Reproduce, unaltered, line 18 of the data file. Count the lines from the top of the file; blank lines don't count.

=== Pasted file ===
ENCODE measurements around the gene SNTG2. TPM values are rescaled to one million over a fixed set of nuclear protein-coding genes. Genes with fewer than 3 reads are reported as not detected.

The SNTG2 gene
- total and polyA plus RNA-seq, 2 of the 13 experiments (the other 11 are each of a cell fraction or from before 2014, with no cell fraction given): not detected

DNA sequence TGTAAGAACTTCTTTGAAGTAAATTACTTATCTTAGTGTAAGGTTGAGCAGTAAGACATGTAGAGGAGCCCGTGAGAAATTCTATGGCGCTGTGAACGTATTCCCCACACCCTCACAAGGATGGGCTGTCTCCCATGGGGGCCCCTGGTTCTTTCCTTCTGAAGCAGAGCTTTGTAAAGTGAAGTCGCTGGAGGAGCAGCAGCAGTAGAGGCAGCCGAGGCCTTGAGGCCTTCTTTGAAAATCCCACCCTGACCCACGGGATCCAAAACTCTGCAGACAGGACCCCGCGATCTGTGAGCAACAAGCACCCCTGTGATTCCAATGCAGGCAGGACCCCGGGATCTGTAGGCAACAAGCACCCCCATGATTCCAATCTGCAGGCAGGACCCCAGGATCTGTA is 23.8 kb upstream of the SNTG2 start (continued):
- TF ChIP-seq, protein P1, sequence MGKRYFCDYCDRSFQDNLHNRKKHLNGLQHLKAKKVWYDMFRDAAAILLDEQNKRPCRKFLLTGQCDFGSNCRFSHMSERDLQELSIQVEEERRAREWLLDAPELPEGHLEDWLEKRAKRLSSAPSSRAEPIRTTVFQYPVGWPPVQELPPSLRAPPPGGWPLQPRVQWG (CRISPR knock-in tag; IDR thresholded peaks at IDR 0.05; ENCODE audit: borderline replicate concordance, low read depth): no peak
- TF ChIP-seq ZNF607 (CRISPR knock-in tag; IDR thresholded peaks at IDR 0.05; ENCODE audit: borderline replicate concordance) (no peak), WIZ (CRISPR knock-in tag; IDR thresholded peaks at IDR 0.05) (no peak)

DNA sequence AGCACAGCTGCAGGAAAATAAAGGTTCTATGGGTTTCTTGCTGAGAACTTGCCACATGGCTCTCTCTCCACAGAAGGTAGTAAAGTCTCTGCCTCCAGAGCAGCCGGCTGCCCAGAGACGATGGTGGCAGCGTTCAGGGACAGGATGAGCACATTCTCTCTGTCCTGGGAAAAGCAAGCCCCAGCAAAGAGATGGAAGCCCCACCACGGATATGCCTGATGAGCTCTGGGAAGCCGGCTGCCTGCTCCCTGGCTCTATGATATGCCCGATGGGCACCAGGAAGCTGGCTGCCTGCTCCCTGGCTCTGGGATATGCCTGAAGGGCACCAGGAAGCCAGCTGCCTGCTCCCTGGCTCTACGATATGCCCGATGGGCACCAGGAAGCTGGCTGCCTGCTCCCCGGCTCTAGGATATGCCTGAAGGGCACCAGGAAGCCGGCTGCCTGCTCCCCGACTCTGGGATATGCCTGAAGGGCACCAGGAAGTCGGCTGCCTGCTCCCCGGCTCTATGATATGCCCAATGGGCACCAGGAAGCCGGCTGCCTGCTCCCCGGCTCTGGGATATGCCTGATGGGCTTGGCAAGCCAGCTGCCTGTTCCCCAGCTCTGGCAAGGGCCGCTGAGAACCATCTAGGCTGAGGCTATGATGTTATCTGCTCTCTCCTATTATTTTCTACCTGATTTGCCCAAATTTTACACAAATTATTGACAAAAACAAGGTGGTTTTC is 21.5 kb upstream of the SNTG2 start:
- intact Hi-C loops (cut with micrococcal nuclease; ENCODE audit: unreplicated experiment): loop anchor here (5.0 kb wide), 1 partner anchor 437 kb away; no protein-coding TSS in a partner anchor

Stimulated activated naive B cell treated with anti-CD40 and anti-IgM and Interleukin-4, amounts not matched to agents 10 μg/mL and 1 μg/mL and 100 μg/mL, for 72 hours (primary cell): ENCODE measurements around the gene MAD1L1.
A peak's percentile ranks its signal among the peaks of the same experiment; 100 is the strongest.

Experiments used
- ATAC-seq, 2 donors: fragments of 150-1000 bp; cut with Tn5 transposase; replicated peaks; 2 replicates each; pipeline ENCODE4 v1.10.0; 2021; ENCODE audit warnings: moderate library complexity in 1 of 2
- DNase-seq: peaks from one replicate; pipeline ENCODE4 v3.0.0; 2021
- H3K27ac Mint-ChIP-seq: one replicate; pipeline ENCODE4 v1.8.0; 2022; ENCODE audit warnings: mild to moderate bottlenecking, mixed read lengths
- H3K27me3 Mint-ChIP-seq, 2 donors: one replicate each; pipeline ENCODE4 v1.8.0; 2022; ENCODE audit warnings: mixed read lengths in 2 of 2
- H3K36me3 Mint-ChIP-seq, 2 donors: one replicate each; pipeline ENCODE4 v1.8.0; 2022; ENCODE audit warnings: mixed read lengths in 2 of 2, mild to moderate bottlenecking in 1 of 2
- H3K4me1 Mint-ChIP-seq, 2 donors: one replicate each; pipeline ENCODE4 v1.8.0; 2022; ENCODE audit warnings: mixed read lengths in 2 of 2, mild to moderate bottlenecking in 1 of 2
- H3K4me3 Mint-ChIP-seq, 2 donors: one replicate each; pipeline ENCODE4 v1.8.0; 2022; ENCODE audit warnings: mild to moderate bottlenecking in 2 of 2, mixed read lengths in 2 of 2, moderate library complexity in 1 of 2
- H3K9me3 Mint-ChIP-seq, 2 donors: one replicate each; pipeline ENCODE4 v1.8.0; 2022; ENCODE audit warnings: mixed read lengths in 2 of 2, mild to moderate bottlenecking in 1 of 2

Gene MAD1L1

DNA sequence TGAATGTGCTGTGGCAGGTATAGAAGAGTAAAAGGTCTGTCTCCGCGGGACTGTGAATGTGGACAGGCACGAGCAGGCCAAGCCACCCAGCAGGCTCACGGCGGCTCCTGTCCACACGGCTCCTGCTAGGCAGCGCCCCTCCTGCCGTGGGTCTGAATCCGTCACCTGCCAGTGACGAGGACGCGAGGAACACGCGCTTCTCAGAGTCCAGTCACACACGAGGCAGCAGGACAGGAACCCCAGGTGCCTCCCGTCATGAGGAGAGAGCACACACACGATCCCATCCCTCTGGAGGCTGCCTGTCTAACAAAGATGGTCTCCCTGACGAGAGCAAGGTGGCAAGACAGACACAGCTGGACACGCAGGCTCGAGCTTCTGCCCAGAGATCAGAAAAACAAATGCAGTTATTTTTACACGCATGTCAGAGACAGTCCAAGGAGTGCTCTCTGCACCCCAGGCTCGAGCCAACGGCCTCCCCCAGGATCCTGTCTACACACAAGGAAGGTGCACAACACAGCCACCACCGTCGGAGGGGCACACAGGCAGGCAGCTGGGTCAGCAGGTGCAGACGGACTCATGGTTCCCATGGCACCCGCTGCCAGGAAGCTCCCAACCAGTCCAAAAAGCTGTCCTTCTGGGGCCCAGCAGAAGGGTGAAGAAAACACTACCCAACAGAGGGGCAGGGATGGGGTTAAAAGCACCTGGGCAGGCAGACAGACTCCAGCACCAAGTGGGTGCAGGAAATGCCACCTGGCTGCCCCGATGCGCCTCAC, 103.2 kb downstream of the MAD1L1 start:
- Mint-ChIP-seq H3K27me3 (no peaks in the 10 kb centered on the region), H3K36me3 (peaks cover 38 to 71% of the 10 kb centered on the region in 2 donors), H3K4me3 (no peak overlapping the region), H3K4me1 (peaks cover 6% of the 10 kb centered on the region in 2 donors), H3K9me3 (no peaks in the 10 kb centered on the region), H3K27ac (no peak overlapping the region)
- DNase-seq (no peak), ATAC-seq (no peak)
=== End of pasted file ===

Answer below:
- H3K4me3 Mint-ChIP-seq, 2 donors: one replicate each; pipeline ENCODE4 v1.8.0; 2022; ENCODE audit warnings: mild to moderate bottlenecking in 2 of 2, mixed read lengths in 2 of 2, moderate library complexity in 1 of 2